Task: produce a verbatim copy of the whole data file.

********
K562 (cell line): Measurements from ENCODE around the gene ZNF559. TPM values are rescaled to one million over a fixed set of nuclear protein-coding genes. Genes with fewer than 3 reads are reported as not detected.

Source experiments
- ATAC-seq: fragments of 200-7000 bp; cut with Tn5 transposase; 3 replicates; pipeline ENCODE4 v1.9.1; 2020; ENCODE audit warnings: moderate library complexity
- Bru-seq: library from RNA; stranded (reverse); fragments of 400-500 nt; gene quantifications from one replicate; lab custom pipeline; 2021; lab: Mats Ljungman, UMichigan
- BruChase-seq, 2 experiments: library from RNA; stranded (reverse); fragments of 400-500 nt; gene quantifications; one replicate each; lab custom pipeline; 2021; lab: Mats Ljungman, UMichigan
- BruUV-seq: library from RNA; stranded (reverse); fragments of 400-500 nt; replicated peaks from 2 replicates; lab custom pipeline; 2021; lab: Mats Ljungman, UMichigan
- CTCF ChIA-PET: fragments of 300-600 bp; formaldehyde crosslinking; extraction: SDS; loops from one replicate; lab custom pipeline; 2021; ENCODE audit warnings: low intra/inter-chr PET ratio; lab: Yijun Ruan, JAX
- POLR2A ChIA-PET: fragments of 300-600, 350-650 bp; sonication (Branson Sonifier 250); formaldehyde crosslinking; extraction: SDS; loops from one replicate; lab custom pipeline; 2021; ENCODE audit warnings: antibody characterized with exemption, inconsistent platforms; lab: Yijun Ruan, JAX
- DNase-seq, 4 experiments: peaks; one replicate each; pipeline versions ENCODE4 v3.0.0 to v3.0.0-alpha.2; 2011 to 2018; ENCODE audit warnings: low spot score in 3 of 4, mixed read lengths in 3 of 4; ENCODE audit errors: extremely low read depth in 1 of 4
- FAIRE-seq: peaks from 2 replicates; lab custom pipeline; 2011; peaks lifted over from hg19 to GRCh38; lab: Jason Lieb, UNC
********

K562 (cell line): Measurements from ENCODE around the gene ZNF559. TPM values are rescaled to one million over a fixed set of nuclear protein-coding genes. Genes with fewer than 3 reads are reported as not detected.

Source experiments
- ATAC-seq: fragments of 200-7000 bp; cut with Tn5 transposase; 3 replicates; pipeline ENCODE4 v1.9.1; 2020; ENCODE audit warnings: moderate library complexity
- Bru-seq: library from RNA; stranded (reverse); fragments of 400-500 nt; gene quantifications from one replicate; lab custom pipeline; 2021; lab: Mats Ljungman, UMichigan
- BruChase-seq, 2 experiments: library from RNA; stranded (reverse); fragments of 400-500 nt; gene quantifications; one replicate each; lab custom pipeline; 2021; lab: Mats Ljungman, UMichigan
- BruUV-seq: library from RNA; stranded (reverse); fragments of 400-500 nt; replicated peaks from 2 replicates; lab custom pipeline; 2021; lab: Mats Ljungman, UMichigan
- CTCF ChIA-PET: fragments of 300-600 bp; formaldehyde crosslinking; extraction: SDS; loops from one replicate; lab custom pipeline; 2021; ENCODE audit warnings: low intra/inter-chr PET ratio; lab: Yijun Ruan, JAX
- POLR2A ChIA-PET: fragments of 300-600, 350-650 bp; sonication (Branson Sonifier 250); formaldehyde crosslinking; extraction: SDS; loops from one replicate; lab custom pipeline; 2021; ENCODE audit warnings: antibody characterized with exemption, inconsistent platforms; lab: Yijun Ruan, JAX
- DNase-seq, 4 experiments: peaks; one replicate each; pipeline versions ENCODE4 v3.0.0 to v3.0.0-alpha.2; 2011 to 2018; ENCODE audit warnings: low spot score in 3 of 4, mixed read lengths in 3 of 4; ENCODE audit errors: extremely low read depth in 1 of 4
- FAIRE-seq: peaks from 2 replicates; lab custom pipeline; 2011; peaks lifted over from hg19 to GRCh38; lab: Jason Lieb, UNC